Coalition Report

by Kathleen Logan Smith
Policy Director,
Coalition For The Environment

<h3>The Choice: Healthy Food / Healthy Planet
or Poisoned Food/Poisoned Planet</h3>

The US Environmental Protection Agency has agreed to several requests to increase the levels of pesticides allowed on and in our fruit, vegetables, spices, coffee, meat and dairy. In fact, the agency is continually deluged with such requests. EPA claims to have completed 9,637 reviews of these requests to set ‘tolerance’ levels as part of a decade-long ‘reform’ effort. Many manufacturers are already coming back for modifications to allow more pesticides in the food supply.

If the actions become final on this round, you’ll be getting more neurotoxins with every swallow despite the fact that the original degenerative impacts have not changed. Right now, the EPA has requests for increasing permitted levels of pesticides on almonds, apples, peaches, pears, strawberries, citrus, cucumbers, cilantro, dill, pomegranates, persimmons, parsely, peas, milk, meat and more. Among the dozens of requests for substances that kill insects, weeds, or fungi are a newer class deemed ‘biopesticides’ where the killing action is genetically engineered into the plant itself. The flagship biopesticide is Bacillus thuringiensis (Bt.). Scientists then engineered these insect-killing proteins into cotton, corn, and soybeans.

In this latest action, Dow AgroSciences LLC is requesting an exemption that would eliminate the need to establish a maximum permissible level for residues of Bt protein in soybeans. Soy is used in infant formula, animal feed, and a host of food additives found in products from protein bars to salad dressings. The EPA has already allowed Bt corn into the food supply of people and animals and Bt cotton (seed) can be used in animal feed.

The latest biopesticide seeking EPA approval is “Helicoverpa zea ABA Nucleopolyhedrovirus-U”. Marketed as Heligen, proposed for use “as an insecticide to be applied by ground or aerial spray or by chemigation to food and non-food crops and ornamentals.” Despite its admission that this would be the “first food and outdoor uses for this substance,” the EPA offered a scant 15-day comment period which closed in Februrary.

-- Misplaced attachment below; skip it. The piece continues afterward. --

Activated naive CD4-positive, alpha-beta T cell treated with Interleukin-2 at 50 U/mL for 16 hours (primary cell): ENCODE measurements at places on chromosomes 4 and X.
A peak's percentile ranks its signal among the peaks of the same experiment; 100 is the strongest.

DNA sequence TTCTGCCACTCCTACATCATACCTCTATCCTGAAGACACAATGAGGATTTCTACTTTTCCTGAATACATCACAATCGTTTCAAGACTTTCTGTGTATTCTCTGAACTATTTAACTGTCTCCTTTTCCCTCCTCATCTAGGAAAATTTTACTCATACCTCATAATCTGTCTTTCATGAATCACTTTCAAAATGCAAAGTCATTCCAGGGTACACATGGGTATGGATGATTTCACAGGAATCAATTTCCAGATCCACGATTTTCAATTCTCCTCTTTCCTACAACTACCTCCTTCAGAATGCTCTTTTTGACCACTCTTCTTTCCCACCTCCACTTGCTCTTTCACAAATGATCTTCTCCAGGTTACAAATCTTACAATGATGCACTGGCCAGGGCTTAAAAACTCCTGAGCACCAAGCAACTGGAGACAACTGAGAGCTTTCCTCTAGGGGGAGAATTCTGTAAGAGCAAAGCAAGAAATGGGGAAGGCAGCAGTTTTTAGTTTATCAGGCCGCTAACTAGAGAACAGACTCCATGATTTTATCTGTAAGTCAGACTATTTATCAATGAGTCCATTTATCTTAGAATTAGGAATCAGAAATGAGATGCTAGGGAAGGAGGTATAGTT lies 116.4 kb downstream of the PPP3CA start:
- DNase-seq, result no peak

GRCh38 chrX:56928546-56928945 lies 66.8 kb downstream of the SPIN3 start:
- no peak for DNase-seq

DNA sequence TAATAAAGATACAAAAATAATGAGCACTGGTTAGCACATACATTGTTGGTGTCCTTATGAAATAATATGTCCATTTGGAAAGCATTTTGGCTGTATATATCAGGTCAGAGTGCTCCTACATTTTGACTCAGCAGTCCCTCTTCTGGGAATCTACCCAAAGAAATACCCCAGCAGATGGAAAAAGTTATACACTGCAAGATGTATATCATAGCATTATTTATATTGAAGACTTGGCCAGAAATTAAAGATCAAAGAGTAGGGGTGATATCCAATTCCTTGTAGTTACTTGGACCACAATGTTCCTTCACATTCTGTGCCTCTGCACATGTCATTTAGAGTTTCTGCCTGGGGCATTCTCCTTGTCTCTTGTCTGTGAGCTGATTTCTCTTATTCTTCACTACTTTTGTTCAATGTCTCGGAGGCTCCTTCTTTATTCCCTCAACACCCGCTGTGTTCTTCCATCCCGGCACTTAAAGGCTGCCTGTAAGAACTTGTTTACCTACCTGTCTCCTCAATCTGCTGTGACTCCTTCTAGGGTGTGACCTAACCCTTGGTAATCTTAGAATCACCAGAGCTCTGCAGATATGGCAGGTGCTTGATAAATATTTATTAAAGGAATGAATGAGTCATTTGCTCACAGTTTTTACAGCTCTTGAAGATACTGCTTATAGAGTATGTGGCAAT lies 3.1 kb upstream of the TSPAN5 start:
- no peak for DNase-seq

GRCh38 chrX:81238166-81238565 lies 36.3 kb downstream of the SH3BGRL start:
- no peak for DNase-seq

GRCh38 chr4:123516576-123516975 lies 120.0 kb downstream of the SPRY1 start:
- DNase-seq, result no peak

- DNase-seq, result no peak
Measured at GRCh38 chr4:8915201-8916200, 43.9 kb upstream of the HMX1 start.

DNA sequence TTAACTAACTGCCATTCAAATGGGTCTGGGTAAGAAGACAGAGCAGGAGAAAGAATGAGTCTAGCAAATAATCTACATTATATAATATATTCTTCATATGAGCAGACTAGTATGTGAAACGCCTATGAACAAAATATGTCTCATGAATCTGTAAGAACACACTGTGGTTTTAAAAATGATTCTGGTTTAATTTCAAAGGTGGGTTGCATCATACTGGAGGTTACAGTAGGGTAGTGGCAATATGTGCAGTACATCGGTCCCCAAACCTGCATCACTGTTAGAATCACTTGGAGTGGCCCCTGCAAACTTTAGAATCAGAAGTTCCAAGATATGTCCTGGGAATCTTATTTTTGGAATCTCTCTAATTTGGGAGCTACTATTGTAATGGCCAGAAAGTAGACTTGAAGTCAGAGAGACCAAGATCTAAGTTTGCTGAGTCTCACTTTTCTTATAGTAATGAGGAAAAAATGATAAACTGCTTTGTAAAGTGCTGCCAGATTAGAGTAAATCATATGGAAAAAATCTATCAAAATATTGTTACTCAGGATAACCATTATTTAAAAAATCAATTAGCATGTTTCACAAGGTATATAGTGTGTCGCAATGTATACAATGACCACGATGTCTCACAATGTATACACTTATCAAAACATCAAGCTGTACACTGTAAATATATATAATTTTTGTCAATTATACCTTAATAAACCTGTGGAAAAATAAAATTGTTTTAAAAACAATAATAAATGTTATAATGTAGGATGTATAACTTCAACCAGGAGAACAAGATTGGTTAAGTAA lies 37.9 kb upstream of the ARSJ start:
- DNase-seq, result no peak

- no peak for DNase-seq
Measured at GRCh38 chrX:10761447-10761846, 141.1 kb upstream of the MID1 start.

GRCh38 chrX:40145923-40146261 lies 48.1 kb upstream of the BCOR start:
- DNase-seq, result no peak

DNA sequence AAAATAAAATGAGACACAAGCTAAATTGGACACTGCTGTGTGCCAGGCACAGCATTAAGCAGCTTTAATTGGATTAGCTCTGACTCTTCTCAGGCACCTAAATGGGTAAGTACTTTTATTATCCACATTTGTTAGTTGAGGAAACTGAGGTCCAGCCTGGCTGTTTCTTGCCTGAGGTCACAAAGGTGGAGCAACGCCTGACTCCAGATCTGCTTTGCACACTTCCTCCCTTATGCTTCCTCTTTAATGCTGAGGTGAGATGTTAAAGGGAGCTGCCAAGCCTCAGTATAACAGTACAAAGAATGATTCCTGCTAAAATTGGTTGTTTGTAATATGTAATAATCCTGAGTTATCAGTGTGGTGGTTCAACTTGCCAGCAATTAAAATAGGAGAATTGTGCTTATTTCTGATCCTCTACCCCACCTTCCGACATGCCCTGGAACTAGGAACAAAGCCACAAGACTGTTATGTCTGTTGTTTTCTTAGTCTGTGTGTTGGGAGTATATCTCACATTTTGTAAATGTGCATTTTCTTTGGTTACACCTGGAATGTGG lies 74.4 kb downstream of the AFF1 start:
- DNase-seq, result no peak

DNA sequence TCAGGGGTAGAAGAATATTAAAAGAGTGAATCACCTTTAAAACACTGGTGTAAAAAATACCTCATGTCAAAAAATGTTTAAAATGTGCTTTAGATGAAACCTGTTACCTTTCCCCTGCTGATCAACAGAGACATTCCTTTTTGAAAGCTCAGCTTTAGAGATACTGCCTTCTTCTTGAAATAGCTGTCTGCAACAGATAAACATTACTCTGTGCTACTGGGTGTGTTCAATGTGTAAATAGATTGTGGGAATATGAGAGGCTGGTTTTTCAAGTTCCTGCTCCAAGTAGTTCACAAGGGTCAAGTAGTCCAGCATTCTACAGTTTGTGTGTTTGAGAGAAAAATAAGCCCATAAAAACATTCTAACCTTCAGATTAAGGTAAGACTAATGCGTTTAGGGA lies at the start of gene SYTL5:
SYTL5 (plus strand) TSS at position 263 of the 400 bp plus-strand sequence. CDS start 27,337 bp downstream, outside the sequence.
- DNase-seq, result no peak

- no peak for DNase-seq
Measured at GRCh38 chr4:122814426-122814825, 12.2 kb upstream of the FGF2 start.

Syngenta, the makers of the fungicide Fenpropidin, which is used on bananas, is seeking an increase. The EPA admits Fenpropidin irritates the eyes, stomach, nervous system, esophagus and skin and, in some animal tests, contributes to demyelination of spinal cord and nerves. The EPA is also considering a temporary increase that doubles allowable levels of the insecticide Dinotefuran, a neonicotinoid insectide, for use on fruits like apples, pears and peaches. Besides being neurotoxic, neonicotinoids are in the class of pesticides contributing to the decline of pollinators like honey bees (which are needed to successfully produce crops like apples, pears, almonds, and peaches.)

With the ever-growing chemical cocktail making its way into our dinner menus, the question is, “Is this good for us?” Sadly, the EPA does not fully assess the impacts of multiple chemicals with breakfast, lunch and dinner. EPA assesses cumulative impacts only if substances work the same way, not based on collective impacts on the same organs (like the liver or nerves).

For the anemic scrutiny human health receives in the review process, other creatures fare worse. The EPA fails to fully assess the impact of pesticides on the meals of other creatures- the frogs, birds, friendly insects, and reptiles that eat “pests”; or the cattle, goats, pigs, cats and dogs that eat the crops and forage. Nor does it fully assess ecosystem impacts of a ‘kill it all’ management approach. Honeybees are facing a 30-50% mortality, which can lead to massive failure of the same crops the EPA portends to protect from insect ‘pests’.

And so goes the arms race with nature. Ecologists warned that nature would respond to a pesticide-saturated world and it has. While science deployed insect-killing plants, nature responded with poison-proof insects and weeds while other species such as Monarch butterflies and honeybees suffer. In the evolutionary timeline, species can become extinct in the equivalent of the blink of an eye. One way or another, nature will persist – whether humans will and for how long is our choice.

You may still comment on these moves at the www.regulations.gov website (search “pesticides” then choose “Filter Results by… Open” to see which comment periods are open) by their deadlines the first week of April. You may be better served by phoning your Congressmen to question whether the agency of “Environmental Protection” should be allowing more toxins into our food supply, our air, our water and our ecosystems.

For more information on this and other environmental topics, stop by our booth at the Healthy Planet Natural Living Expo March 30 In Webster Groves.